A mysterious survivor of a deep-space disaster is brought out of stasis more than nine decades later in the prolific David Templeton’s “Galatea,” at Spreckels Performing Arts Center in Rohnert Park through September 19.
Aboard a space station orbiting the earth, two researchers—Dr. Mailer and Dr. Hughes (Sindu Singh and Chris Schloemp, respectively)—delve into the origins of “71” (Abbey Lee) an apparently authentic member of the maintenance crew of the starship Galatea, which suffered an unexplained total destruction. Prior to the discovery of humanoid 71, and fellow crew member 29 (David L. Yen), shards of the wreckage were all that had been found, none of them substantial enough to support a working hypothesis of what might have happened.
71’s uniform, stilted robotic speech, and lack of familiarity with basic human social interactions all support her contention that she had been a crew member aboard the Galatea. Psychotherapist Dr. Mailer hopes to reintegrate 71 into society, by coaching her through fundamentals such as greetings, conversations, gestures, and reactions to humor.
…Into the mix steps her colleague Dr. Hughes, a geeky, gregarious researcher with a bottomless collection of corny jokes…
An “EPS” (Energy Processing Synthetic) series humanoid, 71 undertakes the tutorials with a beguiling mix of robotic reluctance and enthusiasm. Versatile, uninhibited, and perfectly in control, Abbey Lee is amazing as the subject slowly transforming under Dr. Mailer’s gentle persistent guidance. Many of 71’s early attempts to mimic human behavior are both laugh-out-loud funny and almost tearfully poignant. The gambit of a humanoid attempting to become more human is clearly derived from the emotionless android character Data of “Star Trek: The Next Generation,” in turn derived from the character of Pinocchio, the wooden marionette who wants to become a real boy, from the 19th-century Italian children’s story.
Singh is outstanding as the psychotherapist Dr. Mailer—patient, methodical, and loving but pushy when necessary, with a few personal quirks (“Okey dokey, pokey”) that make her utterly charming. Into the mix steps her colleague Dr. Hughes, a geeky, gregarious researcher with a bottomless collection of corny jokes. As always, Chris Schloemp is relaxed, confident, and completely convincing as his character probes for more information about the Galatea. He consults with Dr. Mailer about 71’s progress, in the process sometimes interfering as much as he’s helping.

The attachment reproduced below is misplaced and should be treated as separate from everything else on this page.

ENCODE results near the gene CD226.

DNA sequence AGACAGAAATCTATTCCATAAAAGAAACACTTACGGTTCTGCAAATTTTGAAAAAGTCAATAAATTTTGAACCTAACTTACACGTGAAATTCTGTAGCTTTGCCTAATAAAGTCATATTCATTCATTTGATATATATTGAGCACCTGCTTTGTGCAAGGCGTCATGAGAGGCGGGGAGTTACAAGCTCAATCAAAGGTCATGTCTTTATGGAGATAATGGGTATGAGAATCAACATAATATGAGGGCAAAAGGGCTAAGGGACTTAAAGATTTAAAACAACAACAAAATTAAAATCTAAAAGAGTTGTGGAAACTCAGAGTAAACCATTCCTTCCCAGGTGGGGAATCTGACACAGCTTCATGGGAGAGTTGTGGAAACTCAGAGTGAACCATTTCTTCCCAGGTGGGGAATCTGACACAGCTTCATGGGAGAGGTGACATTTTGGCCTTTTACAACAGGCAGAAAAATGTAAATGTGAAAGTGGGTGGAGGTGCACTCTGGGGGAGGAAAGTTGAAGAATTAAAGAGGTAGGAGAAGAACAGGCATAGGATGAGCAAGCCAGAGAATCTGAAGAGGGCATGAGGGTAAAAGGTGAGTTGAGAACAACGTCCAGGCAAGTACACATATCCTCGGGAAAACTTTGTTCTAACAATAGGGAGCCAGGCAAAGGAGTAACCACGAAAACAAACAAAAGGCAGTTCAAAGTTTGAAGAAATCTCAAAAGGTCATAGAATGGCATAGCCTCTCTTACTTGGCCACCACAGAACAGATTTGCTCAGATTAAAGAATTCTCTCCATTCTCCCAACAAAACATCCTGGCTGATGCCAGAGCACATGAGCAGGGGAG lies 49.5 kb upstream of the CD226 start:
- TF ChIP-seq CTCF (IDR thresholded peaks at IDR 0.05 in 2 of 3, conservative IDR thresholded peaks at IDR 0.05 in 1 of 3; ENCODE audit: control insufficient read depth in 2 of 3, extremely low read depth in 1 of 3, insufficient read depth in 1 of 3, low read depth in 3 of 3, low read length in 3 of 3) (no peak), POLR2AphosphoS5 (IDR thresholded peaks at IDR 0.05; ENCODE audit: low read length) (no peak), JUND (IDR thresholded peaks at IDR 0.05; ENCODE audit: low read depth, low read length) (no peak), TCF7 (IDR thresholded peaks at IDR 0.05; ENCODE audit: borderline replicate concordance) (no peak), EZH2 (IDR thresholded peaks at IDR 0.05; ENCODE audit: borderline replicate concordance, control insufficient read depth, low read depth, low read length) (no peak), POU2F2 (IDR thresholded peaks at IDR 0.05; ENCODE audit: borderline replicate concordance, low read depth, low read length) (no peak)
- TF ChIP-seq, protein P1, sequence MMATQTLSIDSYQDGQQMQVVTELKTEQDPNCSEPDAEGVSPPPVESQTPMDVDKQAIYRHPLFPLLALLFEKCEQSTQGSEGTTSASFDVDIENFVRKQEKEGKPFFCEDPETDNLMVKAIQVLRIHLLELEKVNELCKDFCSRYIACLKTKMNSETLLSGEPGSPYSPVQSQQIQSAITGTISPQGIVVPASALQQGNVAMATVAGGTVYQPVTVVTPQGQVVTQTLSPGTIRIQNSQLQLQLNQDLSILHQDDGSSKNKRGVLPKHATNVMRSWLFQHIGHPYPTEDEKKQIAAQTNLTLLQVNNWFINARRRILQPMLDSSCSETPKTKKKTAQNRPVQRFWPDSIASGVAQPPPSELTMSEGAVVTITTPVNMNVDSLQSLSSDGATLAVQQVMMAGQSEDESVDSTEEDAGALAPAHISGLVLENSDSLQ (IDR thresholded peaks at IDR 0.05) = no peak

The denouement launches in the second act with the appearance of 29 (David L.Yen), another recently discovered Galatea veteran and revived EPS unit. Still visibly damaged and uncommunicative, 29 perks up, within his limits, at questioning about 71 and ultimately reveals all—or as much as he can remember and convey—about what went wrong with the ship and how he and 71 survived. Normally a dynamic actor, Yen here displays a previously unseen aspect of his astounding ability, portraying 29 as deeply as possible while retaining the character’s essential uni-dimensionality.
It would be hard to imagine a better cast for this lovely, heartwarming production, one that Templeton described after the opening performance as “turning the usual sci-fi trope on its head”—i.e, no marauding monsters (“Alien,” “Jurassic Park”), nefarious corporate overlords (“Blade Runner”) or armies of rebellious androids (“I, Robot”).
Beautifully helmed by director Marty Pistone (assisted by Andy Templeton), the show itself emerged September 3 from 18 months of COVID-induced stasis, with Eddy Hansen and Elizabeth Bazzano’s elegant set still intact—you’ve never seen a lovelier Palladian window—since the postponement of “Galatea” in early 2020, a time that now seems long ago. Chris Schloemp’s gorgeous, sometimes ephemeral projections add just the right touch for what is to date the best production to appear in the North Bay as the theater world slowly emerges from the pandemic.
“Galatea” is a rarity—a brilliant script brilliantly executed. Potential ticket buyers couldn’t ask for more.
ASR Nor Cal Edition Executive Editor Barry Willis is a member of the American Theatre Critics Association and president of the SF Bay Area Theatre Critics Circle. Contact: firstname.lastname@example.org
|Marty Pistone, assisted by Andy Templeton
|Spreckels Performing Arts
|Through September 19. 2021
|Spreckels Performing Arts Center
5409 Snyder Lane
Rohnert Park, CA 94928
|Max in each category is 5/5
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